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The contemporary Nigerian Socio-economic Conditions and Incidences of Cardiac diseases –what Management options are available. Printable Version PRINTABLE VERSION
by ifeoma umeche, Nigeria Aug 24, 2007
Health   Opinions


More often than not, societal pressures, job losses etc drive people into alcohol. Excessive alcohol intake usually gives rise to a feeling of temporary Dutch courage. A sour reality being that drinking too much alcohol can raise blood pressure, which increases the heart’s workload, and can lead to heart failure/stroke. It could also cause irregular heartbeat. Similarly, owing to work pressure and tight schedules, most Nigerians have less time for exercise, these leads to obesity especially in women. Indeed, excess weight increases the heart load. It also raises blood pressure and blood cholesterol.

Heart disease is the number one killer of women. A woman has a 50% chance of dying from her first heart event compared with a 30% chance for a man. Heart diseases are causing much havoc in the world, killing millions of people every year without warning or recognized symptoms and Nigeria is no exception. Unfortunately, heart related diseases have not been given its deserved attention despite its devastating nature. Sadly, many people may not consider themselves at risk. The world hypertension day (May 13, 2006) offered Nigerians another opportunity to be reminded of not only hypertension, but also other cardiovascular health in general. Urgent steps therefore have to be taken. What management options are consequently available?

Adverse risk factors maybe managed with respect to the natural history of the disease process. Three phases maybe identified: efforts to prevent the occurrence of adverse risk factors, management of established adverse risk factors before the occurrence of clinically manifested cardiac diseases and the management of risk factors after the disease development.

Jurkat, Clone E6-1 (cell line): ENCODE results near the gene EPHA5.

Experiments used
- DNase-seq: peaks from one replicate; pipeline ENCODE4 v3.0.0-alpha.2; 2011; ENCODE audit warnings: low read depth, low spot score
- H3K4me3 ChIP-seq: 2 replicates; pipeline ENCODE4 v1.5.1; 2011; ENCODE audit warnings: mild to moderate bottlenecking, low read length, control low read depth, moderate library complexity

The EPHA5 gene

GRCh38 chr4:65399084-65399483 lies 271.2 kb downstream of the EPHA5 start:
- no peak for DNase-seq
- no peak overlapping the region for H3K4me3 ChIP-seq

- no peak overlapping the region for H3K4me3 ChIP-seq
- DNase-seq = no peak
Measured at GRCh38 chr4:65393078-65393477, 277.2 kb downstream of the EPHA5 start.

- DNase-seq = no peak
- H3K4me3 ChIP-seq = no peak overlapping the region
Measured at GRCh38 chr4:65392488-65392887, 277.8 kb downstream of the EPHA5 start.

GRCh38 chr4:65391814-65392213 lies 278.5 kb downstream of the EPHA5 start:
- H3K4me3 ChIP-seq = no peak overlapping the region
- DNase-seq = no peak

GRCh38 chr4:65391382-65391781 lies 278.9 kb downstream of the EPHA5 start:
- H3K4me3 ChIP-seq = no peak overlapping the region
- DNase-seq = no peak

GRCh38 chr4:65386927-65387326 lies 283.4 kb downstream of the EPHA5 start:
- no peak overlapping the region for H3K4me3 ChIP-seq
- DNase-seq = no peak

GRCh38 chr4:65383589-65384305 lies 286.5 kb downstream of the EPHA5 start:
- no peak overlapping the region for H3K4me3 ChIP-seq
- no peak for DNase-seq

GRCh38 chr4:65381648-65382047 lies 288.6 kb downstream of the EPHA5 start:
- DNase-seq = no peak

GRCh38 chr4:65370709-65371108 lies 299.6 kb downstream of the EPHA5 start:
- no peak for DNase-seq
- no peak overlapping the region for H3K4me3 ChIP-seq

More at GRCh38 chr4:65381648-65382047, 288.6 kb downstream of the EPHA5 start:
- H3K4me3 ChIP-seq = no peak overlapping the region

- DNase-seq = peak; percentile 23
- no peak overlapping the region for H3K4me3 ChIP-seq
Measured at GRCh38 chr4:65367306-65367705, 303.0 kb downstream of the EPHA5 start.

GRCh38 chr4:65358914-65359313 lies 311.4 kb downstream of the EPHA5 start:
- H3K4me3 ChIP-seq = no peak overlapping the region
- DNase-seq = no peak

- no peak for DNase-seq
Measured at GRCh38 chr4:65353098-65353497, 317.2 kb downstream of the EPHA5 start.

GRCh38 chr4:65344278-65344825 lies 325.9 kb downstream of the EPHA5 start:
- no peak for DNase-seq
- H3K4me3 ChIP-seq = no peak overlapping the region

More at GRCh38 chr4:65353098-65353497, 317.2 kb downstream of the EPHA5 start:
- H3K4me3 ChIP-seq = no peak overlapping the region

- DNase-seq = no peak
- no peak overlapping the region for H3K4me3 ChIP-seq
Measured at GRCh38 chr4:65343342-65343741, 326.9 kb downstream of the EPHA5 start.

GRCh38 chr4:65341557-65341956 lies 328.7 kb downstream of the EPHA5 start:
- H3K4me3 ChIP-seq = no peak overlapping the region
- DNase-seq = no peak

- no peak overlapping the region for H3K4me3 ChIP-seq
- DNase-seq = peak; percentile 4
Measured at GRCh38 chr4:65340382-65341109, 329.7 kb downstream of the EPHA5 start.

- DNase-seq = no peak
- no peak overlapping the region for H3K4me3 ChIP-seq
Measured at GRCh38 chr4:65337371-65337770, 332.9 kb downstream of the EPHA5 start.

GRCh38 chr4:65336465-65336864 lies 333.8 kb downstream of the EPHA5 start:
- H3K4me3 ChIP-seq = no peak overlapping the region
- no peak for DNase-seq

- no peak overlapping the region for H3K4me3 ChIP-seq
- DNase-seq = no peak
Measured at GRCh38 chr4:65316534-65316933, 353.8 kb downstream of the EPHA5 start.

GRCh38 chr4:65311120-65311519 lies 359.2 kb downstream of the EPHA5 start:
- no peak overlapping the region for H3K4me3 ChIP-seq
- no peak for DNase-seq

The most effective measures for the management of adverse risk factors will be aimed at the prevention of the occurrence of cardiac disease. This generally must start early in childhood. It involves establishing good health habits, proper nutrition in childhood without the intake of excess calories, engaging in vigorous but non-violent sports and prevention of Cigarette smoking.

The food and beverage industry will play a prominent role in reducing the high incidence of cardiac diseases by coming up with healthy food and beverages to Nigerians. Food and snacks with high salt content, high saturated fats content and refined carbohydrate must be discouraged. Maintenance of an ideal weight should be the starting point of any prudent diet. Moderate reduction of the amount of fat especially saturated fat coupled with a prudent decrease in the intake of cholesterol lowers the blood level of cholesterol by (5-15%). This can be achieved by replacing saturated fat with polyunsaturated vegetable fats and oils such as corn, cotton seeds, and soybeans.

Public enlightenment through the mass media is another veritable tool in preventing and managing heart diseases. Enlightenment should not only be carried out by health care professionals but also by every stakeholder in heart disease treatment and control- e.g. pharmaceutical companies, non-governmental organizations. Free screening exercises should also be conducted for members of the public. Enlightenment campaign should focus on cardiac disease risk factors mainly dietary factors, hypertension, smoking and physical activity. Efforts should be made to create a supportive physical and behavioral environment in keeping with the principles of social learning theory.

There are not many centers that deal with the treatment of heart diseases; among the available ones some are in the private sector and others in the public sectors. The level of cardiac manpower available in the country is low and the cost of cardiac medicare is not within the reach of the common Nigerian. Thus, the Nigerian government both at the federal and state level should as a matter of necessity make money available for the health sector especially in the procurement of heart treatment facilities.

Drug therapy is not left out in the management of cardiac disease. A number of hypolyridemic drugs are available for the treatment.

The age long saying that prevention is better than cure cannot be over emphasized. In fact, scientific evidence clearly demonstrates that treatment practices need to focus more on primary prevention rather than on managing individual risk factors in isolation.

1. Environment Health perspective vol 110, Number 3, March 2003, available at http://www-ehponline.org/members/2002/110p.307-317htm (accessed 15th May 2006.)
2. Socioeconomic Differences in Avoidable Mortality in Sweden 1986-1990, International Journal of Epidemiology, vol 25, No23 June 1996 pg. 560.
3. The Seychelles Heart study II: Methods and Basic findings available at http://www. seychelles.net / study / at Issue /org 2.htm (accessed on 15th May 2006.)
4. UNESCUP Ministerial Conference on Environment and Development on Asia and the pacific 2000-held in Kitakyusha Japan 31 August-5 September 2000 pg 1-5


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ifeoma umeche

Ifeoma Umeche lives in Abakaliki.
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